The Petal School District continued its straight-A run as the state's top school district with the release of the 2018-19 accountability results by the state Department of Education. All five schools in the district received A's in the report.
Petal led the state's school districts with 754 points. Also in the Top 5 districts were Ocean Springs (731), Clinton (729), Oxford (726), and Madison (726).
Dr. Matt Dillon, Petal's superintendent, passed the praise to several groups.
"I could not be more proud of our faculty or staff or teachers, administrators, support staff, students and families, just everybody coming together collectively," he said. "They put forth extraordinary efforts in all that they do, and then they get these extraordinary results. What I really like is the consistency that I've seen. This is going into my sixth year here in the district, and the consistency is just a second to none."
Dillon said controlling those areas that you can control with proficiency in meeting the individual needs of all of the students stands out to him.
"I get the privilege of seeing things behind the scenes, and I get to see all the hard work that goes in those longer than 8-hour days, those weekends, those P.L.C. meetings with our talking individually about students and how they can tailor lessons around the students and how they challenge the other."
Dillon said Petal students and residents realize the importance of a stellar education.
"There's a tradition of excellence," he said. "What I really like is you know when your organization is highly effective, you have to still make changes and tweak things. You can't be scared to do things a little bit different based on the results that we've got because it's important as we grow and try to continue to get better."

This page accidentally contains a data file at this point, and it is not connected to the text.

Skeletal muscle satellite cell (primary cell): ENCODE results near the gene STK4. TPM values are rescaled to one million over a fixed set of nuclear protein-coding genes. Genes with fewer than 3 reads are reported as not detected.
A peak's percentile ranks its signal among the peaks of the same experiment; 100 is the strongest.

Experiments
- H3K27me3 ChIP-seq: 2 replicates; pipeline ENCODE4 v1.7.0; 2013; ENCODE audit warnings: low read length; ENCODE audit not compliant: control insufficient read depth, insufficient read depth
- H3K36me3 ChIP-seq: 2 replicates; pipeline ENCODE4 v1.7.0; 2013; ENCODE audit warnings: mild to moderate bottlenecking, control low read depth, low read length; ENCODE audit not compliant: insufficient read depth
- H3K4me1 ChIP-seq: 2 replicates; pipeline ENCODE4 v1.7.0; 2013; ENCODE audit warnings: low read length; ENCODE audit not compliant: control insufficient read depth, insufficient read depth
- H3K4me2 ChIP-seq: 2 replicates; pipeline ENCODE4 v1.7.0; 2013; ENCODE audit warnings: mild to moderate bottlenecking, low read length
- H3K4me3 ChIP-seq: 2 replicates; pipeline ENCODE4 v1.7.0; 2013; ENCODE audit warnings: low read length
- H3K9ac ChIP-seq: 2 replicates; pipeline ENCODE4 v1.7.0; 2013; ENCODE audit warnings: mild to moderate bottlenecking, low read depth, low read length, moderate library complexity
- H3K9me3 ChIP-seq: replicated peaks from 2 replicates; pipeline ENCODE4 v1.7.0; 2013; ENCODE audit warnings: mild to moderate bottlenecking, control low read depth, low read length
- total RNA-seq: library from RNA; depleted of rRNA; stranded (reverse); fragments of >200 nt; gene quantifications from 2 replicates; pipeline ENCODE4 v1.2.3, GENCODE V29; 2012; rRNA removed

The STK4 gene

"We have to make those changes and do different things, but again you know it is pretty special. I do think I am very biased; Petal is a very special place."
Dillon said he gets questions from other superintendents around the state.
"A question I'm asked a lot is ‘What makes Petal so special?'" he said. "It's our people. Our people just go above and beyond. They have high expectations for themselves. They don't want to let their colleagues down, and they don't want to let their leaders down. Our students just respond, and they're just so resilient, and it's just a great combination."
Petal School District is not resting on its laurels, Dillon said.
"You're adapting so you know the changes to improve, and it keeps you in that same ballpark," he said. "When you get to the top, it becomes more challenging, and I can argue this is very challenging when you have the success that we're having. The district's task is not just to maintain it because we're not looking to maintain anything. We're looking to borrow and always provide world-class educational opportunities for all of our students, not just in academics and athletics and art and clubs, the entire experience."